This is all regarding the general structure of the model. The remaining part of
full_model.py is composed of two main sections. The first one determines the parameters of the neurons and the connections and were set according the paper. The second part is the building of the model in PyNN, this is detail in the companion blog of this project. In order to allow the user to interact immediately with the model and to provide with a cleared understanding of how different parts of the Troyer model can be reproduce with our code (and its limitations) we provide a series of scripts that reproduce qualitatively a substantial amount of the figures in Troyer original paper.
Scripts to Reproduce the Figures¶
First we have the LGN reponse. In order to obtain the results in figure 1a we have to run the file
troyer_plot_1a.py. We obtain something like the following.
Then we have the mechanism that samples connections from a Gabor function shown in figure 2. In order to obtain the connectivity pattern and to see how the parameters affect the final outcome the script
troyer_plot2.pycan be used to explore. If run it will produce a figure similar to the following one:
We have also a script that plots the total conductance contribution from the LGN to the excitatory layer for the preferred and null orientation as shown in the paper's figure 3a. In order to play with how the parameters change the profile of this contribution the script
troyer_plot3a.pycan be explored. If run with a particular simulator (run troyer_plot3a.py nest) it will produce an output like this:
- In order to compare the exctiatory effects that come from the LGN with the inhibitory stimulus that come from the inhibitory layer we plot the excitatory and inhibitory conductances as Troyer did for the current in in figure 7a (the condductivity here being a proxy for the current which in the Troyer paper is calculate as if the voltage was clamped at threshold). In order to explore the dynamic of these effects we can run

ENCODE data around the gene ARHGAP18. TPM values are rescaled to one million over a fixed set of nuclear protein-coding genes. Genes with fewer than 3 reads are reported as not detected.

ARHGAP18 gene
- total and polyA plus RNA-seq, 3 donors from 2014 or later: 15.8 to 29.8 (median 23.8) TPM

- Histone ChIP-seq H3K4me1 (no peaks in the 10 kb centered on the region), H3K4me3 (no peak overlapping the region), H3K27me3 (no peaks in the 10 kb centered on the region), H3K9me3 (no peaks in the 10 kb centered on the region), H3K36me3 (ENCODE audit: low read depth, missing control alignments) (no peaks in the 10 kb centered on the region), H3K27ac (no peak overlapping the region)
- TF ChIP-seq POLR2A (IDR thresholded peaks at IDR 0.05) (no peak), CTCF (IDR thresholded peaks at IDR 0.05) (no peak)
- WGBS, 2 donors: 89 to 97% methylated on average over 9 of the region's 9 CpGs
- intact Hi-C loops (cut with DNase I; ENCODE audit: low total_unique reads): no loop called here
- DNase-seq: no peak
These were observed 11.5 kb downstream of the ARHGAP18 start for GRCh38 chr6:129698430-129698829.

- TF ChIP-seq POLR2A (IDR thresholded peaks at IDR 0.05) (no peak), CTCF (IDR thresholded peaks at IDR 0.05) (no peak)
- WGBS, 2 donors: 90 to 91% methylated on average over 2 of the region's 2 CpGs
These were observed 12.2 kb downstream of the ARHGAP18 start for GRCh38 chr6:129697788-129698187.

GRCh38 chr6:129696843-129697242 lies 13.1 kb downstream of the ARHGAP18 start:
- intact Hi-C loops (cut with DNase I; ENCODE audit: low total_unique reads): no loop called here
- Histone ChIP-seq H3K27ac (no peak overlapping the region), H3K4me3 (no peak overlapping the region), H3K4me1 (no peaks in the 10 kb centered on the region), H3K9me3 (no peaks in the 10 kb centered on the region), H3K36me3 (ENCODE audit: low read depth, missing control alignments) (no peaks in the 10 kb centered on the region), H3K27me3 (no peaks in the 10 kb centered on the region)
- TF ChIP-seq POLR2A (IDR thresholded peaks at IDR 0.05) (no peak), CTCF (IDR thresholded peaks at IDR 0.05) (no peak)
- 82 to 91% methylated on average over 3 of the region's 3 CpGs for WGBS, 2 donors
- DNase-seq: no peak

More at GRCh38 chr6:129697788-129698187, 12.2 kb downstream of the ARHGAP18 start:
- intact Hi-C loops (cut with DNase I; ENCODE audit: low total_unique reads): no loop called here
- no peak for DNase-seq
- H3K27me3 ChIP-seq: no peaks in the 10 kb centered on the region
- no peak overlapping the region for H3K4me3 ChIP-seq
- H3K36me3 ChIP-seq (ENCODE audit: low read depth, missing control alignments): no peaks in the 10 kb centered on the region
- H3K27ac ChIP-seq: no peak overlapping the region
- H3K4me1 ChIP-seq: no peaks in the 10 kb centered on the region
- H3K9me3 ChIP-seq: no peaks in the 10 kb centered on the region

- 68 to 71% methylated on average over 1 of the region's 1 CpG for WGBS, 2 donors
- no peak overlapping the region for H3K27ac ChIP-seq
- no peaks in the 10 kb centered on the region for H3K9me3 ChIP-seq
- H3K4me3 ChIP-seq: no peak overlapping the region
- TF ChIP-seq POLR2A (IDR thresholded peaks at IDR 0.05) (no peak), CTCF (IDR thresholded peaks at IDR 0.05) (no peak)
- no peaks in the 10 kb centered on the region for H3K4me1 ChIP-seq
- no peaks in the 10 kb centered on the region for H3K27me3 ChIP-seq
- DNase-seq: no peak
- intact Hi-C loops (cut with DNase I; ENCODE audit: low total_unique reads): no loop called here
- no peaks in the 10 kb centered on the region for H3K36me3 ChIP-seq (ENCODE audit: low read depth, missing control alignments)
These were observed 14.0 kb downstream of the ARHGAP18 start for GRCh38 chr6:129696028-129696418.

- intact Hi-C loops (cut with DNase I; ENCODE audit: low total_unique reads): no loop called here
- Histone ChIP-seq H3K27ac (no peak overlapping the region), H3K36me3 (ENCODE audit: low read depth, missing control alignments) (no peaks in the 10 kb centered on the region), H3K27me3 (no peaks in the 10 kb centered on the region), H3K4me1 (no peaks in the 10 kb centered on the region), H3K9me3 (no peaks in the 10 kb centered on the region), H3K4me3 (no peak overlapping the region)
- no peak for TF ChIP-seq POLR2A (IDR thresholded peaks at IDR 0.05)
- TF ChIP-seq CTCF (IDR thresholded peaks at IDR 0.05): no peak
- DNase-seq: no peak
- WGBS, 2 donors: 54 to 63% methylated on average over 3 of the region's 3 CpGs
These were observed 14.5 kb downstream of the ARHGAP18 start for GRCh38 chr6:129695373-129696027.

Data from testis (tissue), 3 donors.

troyer_plot7a.pywith nest or neuron as an argument. This should produce a figure like
- In order to explore the connection between the cortical layer we create a script that reproduces the general pattern seen in the figure 7b of Troyer's paper. In order to run it we can run
- Finally if we want to see how the parameters and options of the model affect the voltage traces of a particular set of neurons we can run the script
troyer_plot9.pywith nest or neuron. This will produce a figure which is in the spirit of the figure 9 in the paper.
Caveats, Missing Features and Further Work¶
As the code stands the model is able to reproduce qualitatively most of the beahviours of the Troyer paper. There is however the need for tunning to achieve a beahviour that is also quantitatlvely consistent with the one from the paper. We believe that this boils down to the fact that we have some missing features from the original model that destroy the fine tuning. Among them we find:
- The Troyer paper uses a conductivity that not only falls exponentially but also rises in opposition to the one that we use which limits itself to the falling part.
- The Troyer paper uses a variable delay after each synaptic event
- The Troyer ppaer uses a correlation connecrivity algorith fro the cortical connections that is based in the correlation between the LGN's receptive field instead of using the Gabor filters directly as we did.